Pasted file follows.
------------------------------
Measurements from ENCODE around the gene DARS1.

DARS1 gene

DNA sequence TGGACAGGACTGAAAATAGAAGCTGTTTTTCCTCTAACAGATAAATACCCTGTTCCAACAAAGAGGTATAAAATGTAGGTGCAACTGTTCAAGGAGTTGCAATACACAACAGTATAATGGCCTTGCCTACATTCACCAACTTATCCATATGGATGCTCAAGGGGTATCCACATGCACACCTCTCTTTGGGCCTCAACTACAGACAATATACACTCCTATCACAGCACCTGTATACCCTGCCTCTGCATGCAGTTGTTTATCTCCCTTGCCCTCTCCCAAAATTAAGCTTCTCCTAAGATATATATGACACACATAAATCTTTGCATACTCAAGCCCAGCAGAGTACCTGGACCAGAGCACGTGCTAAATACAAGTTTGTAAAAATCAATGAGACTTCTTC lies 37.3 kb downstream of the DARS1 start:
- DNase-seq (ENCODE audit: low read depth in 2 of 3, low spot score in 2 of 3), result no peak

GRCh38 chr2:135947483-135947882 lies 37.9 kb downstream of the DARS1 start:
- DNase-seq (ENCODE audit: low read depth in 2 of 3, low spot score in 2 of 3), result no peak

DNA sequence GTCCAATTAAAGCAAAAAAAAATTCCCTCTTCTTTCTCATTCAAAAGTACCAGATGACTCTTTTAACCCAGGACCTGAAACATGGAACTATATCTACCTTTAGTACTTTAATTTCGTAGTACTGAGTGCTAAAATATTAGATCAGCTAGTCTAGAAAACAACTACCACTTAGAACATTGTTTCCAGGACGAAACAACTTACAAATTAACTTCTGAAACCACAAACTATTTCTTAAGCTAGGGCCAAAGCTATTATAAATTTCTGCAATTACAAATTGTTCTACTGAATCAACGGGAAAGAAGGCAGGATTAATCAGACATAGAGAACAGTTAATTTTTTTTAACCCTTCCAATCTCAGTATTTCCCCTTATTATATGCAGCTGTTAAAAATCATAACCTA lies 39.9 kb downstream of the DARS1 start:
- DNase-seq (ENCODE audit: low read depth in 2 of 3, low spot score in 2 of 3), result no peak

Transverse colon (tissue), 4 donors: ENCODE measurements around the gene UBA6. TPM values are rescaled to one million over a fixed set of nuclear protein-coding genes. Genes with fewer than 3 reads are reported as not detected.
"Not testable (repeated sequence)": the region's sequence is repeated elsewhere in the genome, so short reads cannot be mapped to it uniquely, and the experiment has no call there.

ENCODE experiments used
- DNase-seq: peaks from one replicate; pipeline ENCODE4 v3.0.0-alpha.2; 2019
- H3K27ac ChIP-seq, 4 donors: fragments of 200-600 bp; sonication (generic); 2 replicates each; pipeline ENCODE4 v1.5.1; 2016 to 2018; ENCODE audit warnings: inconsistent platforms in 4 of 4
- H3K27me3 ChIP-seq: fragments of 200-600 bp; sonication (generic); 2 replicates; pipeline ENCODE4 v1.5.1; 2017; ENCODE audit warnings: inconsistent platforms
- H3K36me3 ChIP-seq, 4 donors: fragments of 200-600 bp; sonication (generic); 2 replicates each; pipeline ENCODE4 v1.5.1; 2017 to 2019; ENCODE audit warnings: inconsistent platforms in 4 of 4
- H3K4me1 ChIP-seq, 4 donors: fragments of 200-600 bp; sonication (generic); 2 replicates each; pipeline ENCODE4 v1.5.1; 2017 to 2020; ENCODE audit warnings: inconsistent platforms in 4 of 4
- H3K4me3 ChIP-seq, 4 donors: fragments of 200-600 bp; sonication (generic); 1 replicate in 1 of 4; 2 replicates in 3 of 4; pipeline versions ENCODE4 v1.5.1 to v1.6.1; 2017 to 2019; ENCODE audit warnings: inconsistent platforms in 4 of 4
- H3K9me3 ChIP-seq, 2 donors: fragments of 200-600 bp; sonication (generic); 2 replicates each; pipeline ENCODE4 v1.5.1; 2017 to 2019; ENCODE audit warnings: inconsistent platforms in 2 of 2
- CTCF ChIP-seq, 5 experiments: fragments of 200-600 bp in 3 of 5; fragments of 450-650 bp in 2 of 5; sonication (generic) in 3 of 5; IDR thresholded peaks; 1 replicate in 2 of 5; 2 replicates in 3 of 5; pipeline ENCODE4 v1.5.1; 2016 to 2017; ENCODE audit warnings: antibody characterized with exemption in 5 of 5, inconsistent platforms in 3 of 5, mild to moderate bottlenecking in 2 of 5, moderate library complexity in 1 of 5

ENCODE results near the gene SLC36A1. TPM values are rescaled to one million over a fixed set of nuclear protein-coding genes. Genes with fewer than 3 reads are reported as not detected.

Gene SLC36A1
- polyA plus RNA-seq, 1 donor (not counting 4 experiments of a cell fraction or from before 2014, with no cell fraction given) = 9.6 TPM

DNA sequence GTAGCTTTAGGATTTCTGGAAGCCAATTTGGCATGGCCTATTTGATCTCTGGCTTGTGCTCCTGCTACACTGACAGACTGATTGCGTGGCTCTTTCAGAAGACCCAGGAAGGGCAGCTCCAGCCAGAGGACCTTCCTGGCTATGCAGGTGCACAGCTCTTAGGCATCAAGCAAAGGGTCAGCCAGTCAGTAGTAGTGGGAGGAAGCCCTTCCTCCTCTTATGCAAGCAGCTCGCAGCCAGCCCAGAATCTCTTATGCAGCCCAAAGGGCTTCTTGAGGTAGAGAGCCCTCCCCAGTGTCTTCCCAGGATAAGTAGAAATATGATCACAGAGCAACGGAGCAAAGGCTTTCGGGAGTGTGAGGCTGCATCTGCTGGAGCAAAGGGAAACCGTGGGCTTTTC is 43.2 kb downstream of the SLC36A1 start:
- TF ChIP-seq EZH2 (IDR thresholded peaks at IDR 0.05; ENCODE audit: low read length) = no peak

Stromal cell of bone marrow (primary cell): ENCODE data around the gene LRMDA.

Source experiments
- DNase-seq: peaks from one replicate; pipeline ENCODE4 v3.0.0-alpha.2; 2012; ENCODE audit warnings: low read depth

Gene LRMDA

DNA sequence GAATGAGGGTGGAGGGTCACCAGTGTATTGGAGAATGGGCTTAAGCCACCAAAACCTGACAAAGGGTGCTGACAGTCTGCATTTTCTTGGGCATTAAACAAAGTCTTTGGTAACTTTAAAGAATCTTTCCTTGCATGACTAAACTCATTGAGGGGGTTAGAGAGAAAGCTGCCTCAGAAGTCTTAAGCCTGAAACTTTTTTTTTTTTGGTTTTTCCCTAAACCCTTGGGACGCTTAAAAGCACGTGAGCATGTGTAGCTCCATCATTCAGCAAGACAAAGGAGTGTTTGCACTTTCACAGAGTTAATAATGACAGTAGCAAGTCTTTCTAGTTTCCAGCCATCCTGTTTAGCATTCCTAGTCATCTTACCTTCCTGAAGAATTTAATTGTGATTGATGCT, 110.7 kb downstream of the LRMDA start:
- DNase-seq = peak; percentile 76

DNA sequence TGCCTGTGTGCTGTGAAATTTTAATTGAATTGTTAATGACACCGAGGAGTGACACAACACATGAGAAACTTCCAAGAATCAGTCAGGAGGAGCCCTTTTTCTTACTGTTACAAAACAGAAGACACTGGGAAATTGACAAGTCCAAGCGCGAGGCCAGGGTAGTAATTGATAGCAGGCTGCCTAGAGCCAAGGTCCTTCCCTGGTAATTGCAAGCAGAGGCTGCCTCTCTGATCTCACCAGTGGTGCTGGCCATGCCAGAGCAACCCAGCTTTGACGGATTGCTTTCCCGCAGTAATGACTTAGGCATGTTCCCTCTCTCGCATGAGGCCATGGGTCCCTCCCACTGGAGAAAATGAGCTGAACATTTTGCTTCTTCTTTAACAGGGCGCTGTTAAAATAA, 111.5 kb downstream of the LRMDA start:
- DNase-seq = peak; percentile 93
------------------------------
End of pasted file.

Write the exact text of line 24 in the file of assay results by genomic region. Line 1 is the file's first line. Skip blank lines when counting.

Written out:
- TF ChIP-seq EZH2 (IDR thresholded peaks at IDR 0.05; ENCODE audit: low read length) = no peak